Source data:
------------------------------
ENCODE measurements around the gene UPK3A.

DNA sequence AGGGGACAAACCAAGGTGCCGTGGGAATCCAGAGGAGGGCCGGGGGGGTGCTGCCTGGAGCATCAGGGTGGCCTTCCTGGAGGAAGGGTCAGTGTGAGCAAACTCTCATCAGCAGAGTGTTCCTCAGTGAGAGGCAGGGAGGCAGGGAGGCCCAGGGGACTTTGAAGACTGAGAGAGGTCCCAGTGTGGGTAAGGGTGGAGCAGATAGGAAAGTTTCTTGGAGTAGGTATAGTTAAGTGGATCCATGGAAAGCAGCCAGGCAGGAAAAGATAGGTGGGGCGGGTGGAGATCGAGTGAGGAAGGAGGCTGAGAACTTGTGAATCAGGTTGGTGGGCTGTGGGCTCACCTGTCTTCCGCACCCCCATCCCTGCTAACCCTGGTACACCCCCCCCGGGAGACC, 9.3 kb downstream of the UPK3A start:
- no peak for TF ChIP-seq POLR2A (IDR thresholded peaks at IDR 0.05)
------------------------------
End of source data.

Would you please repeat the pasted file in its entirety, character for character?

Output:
ENCODE measurements around the gene UPK3A.

DNA sequence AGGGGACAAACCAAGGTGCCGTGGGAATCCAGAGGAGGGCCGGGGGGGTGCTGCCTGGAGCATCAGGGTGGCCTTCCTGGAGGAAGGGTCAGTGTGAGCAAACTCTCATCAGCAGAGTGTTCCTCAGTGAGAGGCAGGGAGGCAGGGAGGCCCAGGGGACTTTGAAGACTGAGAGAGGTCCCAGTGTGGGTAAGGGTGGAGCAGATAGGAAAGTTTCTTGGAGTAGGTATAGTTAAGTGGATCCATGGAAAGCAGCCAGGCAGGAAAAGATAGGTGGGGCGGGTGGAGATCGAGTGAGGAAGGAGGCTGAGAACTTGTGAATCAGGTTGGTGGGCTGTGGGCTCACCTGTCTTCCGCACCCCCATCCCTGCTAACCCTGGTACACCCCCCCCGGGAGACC, 9.3 kb downstream of the UPK3A start:
- no peak for TF ChIP-seq POLR2A (IDR thresholded peaks at IDR 0.05)